Tim will join us on the Hack Chat to talk about doing DIY neuroscience and designing the instruments that make it possible. Bring your “mad scientist” questions as we push back the veil of ignorance on how our brains work, one neuron at a time.

join-hack-chatOur Hack Chats are live community events in the Hackaday.io Hack Chat group messaging. This week we’ll be sitting down on Wednesday, February 24 at 12: 00 PM Pacific time (UTC-8). If time zones have you tied up, we have a handy time zone converter.

Click that speech bubble to the right, and you’ll be taken directly to the Hack Chat group on Hackaday.io. You don’t have to wait until Wednesday; join whenever you want and you can see what the community is talking about.

Continue reading “DIY Neuroscience Hack Chat”

Most 3D printers use leadscrews for at least one axis. These are simple devices that are essentially a steel screw thread and a brass nut that travels on it. However, for maximum precision, you’d like to use a ball screw. These are usually very expensive but have many advantages over a leadscrew. [MirageC] found cheaper ball screws but, since they were inexpensive, they had certain limitations. He designed a simple device that improves the performance of these cheap ball screws.

Superficially, a ball screw looks like a leadscrew with an odd-looking thread. However, the nut is very different. Inside the nut are ball bearings that fit in the grooves and allows the nut to spin around with much less friction. A special path collects the ball bearings and recirculates them to the other side of the nut. In general, ball screws are very durable, can handle higher loads and higher speeds, and require less maintenance. Unlike leadscrews, they are more expensive and are usually quite rigid. They are also a bit noisier, though.

Ball screws are rated C0 to C10 precision where C10 is the least accurate and the price goes up — way up — with accuracy. [MirageC] shows how cheaper ball screws can be rolled instead of precision ground. These screws are cheaper and harder, but exhibit more runout than a precision screw.

This runout caused wobble during 3D printing that was immediately obvious on the prints. Using a machinist’s dial gauge, [MirageC] found the screws were not straight at all and that even a relatively poor C7 ball screw would be more precise.

The solution? A clever arrangement of 3D printed parts. ball bearings, and magnets. The device allows the nut to move laterally without transmitting it to the print bed. It is a clever design and seems to work well.

Continue reading “Improving Cheap Ball Screws”

It was around the year 1590 when mankind figured out how to use optical lenses to bring into sight things smaller than the natural eye can observe. With the invention of the microscope, a new and unexplored world was discovered. It will likely be of great surprise to the reader that scientists of the time did not believe that within this new microscopic realm lay the source of sickness and disease. Most would still hold on to a belief of what was known as Miasma theory, which dates back to the Roman Empire. This theory states that the source of disease was contaminated air through decomposing organic materials. It wouldn’t be until the 1850’s that a man by the name of Louis Pasteur, from whom we get “pasteurization”, would promote Germ Theory into the spotlight of the sciences.

Louis Pasteur experimenting in his lab.
Louis Pasteur. Source

Pasteur, considered by many as the father of microbiology, would go on to assist fellow biologist Charles Chameberland in the invention of the aptly named Pasteur Chamberland filter — a porcelain filter with a pore size between 100 and 1000 nanometers. This was small enough to filter out the microscopic bacteria and cells known at that time from a liquid suspension, leaving behind a supply of uncontaminated water. But like so many other early scientific instrumentation inventions it would lead to the discovery of something unexpected. In this case, a world far smaller than 100 nanometers… and add yet another dimension to the ever-shrinking world of the microscopic.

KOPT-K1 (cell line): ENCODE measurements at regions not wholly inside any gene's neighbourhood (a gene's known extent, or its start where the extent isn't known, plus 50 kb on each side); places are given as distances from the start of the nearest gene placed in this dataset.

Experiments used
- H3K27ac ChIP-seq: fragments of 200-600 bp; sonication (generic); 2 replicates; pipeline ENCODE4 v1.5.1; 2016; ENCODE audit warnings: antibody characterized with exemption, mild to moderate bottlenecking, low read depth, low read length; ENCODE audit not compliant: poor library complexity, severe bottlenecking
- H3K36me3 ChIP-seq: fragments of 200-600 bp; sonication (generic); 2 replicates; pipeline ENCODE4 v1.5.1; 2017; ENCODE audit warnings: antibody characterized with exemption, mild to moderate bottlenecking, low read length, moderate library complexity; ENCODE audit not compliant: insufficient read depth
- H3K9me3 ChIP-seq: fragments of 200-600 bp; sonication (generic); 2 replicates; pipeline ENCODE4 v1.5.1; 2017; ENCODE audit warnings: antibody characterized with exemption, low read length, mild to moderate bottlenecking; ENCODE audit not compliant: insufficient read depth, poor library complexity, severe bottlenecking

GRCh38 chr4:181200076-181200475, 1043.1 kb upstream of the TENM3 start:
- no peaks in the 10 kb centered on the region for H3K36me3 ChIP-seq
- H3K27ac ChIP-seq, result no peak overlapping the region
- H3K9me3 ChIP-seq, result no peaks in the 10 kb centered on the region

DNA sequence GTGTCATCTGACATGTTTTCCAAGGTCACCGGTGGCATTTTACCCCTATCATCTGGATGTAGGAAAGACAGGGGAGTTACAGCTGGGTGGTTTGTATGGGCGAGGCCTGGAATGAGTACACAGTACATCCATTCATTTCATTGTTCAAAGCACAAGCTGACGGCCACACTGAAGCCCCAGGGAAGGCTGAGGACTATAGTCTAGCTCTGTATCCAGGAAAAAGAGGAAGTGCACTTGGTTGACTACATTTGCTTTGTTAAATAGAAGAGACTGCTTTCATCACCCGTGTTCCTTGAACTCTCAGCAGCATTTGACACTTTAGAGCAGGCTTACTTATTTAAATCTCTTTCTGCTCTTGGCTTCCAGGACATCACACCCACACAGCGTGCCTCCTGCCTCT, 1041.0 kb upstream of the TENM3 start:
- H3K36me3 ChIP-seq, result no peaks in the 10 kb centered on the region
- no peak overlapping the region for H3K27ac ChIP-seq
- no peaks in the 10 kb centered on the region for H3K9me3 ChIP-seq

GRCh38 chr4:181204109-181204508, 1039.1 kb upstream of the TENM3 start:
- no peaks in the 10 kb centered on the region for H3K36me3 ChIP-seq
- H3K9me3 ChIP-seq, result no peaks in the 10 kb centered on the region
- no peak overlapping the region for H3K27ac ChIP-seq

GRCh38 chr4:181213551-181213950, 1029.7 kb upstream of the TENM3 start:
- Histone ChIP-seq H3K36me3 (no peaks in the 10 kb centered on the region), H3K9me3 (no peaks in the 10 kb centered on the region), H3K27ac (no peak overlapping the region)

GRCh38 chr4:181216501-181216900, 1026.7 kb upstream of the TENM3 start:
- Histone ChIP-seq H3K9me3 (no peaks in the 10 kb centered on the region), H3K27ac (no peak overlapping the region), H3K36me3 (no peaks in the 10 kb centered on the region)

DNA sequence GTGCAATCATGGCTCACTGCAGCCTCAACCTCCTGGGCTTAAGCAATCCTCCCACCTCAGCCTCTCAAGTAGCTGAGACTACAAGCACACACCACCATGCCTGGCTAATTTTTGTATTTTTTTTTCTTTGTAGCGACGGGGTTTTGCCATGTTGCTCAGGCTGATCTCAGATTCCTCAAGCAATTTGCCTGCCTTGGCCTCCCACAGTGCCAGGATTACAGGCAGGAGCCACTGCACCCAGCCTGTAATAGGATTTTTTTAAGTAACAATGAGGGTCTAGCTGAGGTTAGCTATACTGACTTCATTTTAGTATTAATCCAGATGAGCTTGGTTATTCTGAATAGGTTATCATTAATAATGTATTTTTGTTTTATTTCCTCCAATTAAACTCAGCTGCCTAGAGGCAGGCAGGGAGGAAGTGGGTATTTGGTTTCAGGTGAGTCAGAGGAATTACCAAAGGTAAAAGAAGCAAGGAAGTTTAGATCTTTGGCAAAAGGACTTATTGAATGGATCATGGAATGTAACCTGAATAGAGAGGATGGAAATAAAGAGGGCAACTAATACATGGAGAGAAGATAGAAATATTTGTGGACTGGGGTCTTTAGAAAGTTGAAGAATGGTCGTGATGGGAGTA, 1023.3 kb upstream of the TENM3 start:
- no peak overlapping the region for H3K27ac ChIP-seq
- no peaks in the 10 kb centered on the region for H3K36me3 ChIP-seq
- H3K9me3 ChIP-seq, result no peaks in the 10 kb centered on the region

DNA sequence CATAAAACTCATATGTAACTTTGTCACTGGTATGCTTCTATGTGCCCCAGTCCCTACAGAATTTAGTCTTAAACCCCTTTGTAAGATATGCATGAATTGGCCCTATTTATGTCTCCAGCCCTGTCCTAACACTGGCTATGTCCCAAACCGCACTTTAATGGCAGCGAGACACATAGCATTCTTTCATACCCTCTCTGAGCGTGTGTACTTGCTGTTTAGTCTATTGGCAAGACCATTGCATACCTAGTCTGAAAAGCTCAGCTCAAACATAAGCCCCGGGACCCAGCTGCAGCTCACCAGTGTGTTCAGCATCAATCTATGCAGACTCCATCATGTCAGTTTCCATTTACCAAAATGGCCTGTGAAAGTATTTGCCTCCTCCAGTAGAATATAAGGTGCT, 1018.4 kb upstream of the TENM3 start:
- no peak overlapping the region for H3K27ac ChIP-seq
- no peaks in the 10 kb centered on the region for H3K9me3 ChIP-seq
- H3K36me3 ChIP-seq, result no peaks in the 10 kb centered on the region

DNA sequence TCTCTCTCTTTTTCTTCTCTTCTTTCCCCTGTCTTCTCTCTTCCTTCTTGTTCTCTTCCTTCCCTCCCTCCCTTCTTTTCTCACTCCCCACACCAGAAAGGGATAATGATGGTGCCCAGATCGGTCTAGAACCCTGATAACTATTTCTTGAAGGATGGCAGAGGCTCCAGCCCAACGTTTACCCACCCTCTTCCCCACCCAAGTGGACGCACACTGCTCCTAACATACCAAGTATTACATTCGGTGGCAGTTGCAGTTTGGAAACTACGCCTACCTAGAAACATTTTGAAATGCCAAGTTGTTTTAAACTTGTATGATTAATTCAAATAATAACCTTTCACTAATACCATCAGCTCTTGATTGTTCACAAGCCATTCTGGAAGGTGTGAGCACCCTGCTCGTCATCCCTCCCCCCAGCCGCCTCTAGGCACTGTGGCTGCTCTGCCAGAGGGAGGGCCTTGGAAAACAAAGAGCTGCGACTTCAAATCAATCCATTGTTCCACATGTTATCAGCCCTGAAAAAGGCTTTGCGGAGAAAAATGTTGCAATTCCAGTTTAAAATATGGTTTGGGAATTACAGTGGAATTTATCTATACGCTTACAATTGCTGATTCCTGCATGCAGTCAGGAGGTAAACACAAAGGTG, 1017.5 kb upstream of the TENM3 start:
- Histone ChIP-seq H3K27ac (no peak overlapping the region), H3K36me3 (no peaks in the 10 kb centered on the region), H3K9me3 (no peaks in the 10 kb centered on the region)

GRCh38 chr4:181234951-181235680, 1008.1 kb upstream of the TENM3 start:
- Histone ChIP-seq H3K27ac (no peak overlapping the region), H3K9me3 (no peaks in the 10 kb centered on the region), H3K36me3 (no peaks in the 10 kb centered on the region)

This is when we began to learn about viruses.

Continue reading “A Brief History Of Viruses”

A bench oscilloscope is one of the most invaluable tools in the hardware hacker’s arsenal, but even the slimmest digital models are a bit large to be part of your everyday electronic carry. Sure you could throw one of those cheap pocket scopes in your bag, but what if there was an even easier way to take a peek at a few signals while you’re on the go?

For those who roam, the Arduino-web-oscilloscope project created by [David Buezas] is worth a close look. Using the Web Serial API built into recent versions of Google’s Chrome browser, this project allows you to pop open a software oscilloscope without installing anything locally. Whether it’s a public computer or that cheap Chromebook you keep around for emergencies, a valuable tool is just a few clicks away.

Flashing the MCU from the web interface.

Of course, there has to be some hardware involved. Despite what you might think given the name of the project, the code currently only supports the Logic Green LGT8F328P microcontroller. This cheap ATmega328P clone not only runs at 32 Mhz but according to [David], many operations can be done in fewer clock cycles than on the original 328P. In short it’s fast, and fast is good if you want more samples.

One of the best parts about this project is that a function to flash the firmware to the LGT8F328P is built right in the web interface. With the oscilloscope running in the browser, you just need to plug in a blank board, click the button to flash it, and start taking measurements. You could outfit a whole classroom or hackerspace with basic oscilloscopes in minutes, with a per-seat cost of just a few bucks.

Of course, there are some pretty hard limits on what you can realistically measure with this setup. For one thing, the board can’t handle anything higher than 5 volts. Even the cheapest oscilloscope kit is still going to be an upgrade, but the fact you can spin this up almost anywhere for the cost of a cheap MCU board makes it hard to complain about the results.

[Thanks to Bill for the tip.]